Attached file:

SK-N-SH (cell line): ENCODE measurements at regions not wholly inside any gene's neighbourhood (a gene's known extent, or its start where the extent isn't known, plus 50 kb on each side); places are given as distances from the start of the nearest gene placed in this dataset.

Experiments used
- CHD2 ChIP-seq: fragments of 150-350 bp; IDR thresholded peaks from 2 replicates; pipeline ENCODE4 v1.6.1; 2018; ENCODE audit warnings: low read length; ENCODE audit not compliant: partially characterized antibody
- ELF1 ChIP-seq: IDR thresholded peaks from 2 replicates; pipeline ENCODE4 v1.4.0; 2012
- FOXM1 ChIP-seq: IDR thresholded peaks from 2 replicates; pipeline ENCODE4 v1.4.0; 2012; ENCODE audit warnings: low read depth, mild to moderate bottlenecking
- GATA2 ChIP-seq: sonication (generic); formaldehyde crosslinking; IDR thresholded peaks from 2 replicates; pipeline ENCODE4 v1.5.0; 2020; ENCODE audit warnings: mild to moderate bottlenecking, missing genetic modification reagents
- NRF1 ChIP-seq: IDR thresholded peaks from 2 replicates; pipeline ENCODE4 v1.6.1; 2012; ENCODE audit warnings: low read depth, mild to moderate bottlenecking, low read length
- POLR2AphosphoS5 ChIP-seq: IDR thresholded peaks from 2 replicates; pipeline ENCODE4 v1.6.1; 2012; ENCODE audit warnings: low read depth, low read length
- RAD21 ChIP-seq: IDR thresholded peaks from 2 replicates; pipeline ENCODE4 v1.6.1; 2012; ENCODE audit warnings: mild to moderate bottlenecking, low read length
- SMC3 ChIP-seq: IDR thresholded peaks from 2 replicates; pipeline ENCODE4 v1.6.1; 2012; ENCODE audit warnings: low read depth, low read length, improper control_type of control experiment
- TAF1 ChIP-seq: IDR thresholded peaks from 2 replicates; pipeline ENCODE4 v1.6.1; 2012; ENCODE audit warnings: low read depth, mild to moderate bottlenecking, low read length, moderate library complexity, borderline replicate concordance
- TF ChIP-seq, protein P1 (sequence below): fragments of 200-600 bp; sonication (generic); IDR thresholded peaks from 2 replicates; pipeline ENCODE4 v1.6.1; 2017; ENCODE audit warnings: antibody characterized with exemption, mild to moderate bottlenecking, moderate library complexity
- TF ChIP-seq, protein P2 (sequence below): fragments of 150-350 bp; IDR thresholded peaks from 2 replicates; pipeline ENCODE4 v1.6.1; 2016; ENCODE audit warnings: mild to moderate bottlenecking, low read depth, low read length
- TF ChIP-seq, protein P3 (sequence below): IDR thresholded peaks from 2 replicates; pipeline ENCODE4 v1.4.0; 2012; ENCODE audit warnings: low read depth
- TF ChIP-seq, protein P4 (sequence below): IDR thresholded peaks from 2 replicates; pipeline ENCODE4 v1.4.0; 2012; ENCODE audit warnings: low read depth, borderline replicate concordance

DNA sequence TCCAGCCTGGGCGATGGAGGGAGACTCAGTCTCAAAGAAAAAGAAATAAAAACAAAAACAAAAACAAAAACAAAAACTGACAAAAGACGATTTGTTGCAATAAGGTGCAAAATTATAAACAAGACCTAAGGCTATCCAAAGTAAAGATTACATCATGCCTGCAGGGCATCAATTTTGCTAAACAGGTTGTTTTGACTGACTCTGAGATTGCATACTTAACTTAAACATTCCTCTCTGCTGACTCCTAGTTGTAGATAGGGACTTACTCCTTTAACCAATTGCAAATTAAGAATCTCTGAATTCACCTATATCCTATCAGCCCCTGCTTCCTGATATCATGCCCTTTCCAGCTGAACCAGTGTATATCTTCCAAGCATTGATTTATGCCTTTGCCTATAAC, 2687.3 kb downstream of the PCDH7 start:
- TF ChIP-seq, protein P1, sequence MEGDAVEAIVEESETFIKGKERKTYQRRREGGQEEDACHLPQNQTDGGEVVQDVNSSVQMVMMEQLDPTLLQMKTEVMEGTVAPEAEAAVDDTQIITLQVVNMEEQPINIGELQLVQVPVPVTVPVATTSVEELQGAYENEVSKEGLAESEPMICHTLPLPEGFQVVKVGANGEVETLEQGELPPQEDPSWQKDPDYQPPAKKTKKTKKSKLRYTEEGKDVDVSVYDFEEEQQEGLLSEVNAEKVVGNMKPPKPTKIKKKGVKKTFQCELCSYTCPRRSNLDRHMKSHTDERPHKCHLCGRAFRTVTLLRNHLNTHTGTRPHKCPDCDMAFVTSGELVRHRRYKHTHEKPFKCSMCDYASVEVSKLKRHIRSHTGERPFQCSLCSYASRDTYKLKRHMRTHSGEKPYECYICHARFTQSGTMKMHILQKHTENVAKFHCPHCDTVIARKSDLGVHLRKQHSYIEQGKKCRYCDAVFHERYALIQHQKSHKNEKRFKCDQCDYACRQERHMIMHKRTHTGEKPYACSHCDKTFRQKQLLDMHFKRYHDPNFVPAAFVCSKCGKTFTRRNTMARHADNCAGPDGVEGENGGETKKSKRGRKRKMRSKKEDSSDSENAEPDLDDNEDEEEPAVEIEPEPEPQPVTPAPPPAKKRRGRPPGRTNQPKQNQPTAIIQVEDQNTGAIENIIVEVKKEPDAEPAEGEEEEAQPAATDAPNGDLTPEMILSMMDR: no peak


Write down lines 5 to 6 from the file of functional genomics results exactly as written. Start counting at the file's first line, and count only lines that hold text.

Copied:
- FOXM1 ChIP-seq: IDR thresholded peaks from 2 replicates; pipeline ENCODE4 v1.4.0; 2012; ENCODE audit warnings: low read depth, mild to moderate bottlenecking
- GATA2 ChIP-seq: sonication (generic); formaldehyde crosslinking; IDR thresholded peaks from 2 replicates; pipeline ENCODE4 v1.5.0; 2020; ENCODE audit warnings: mild to moderate bottlenecking, missing genetic modification reagents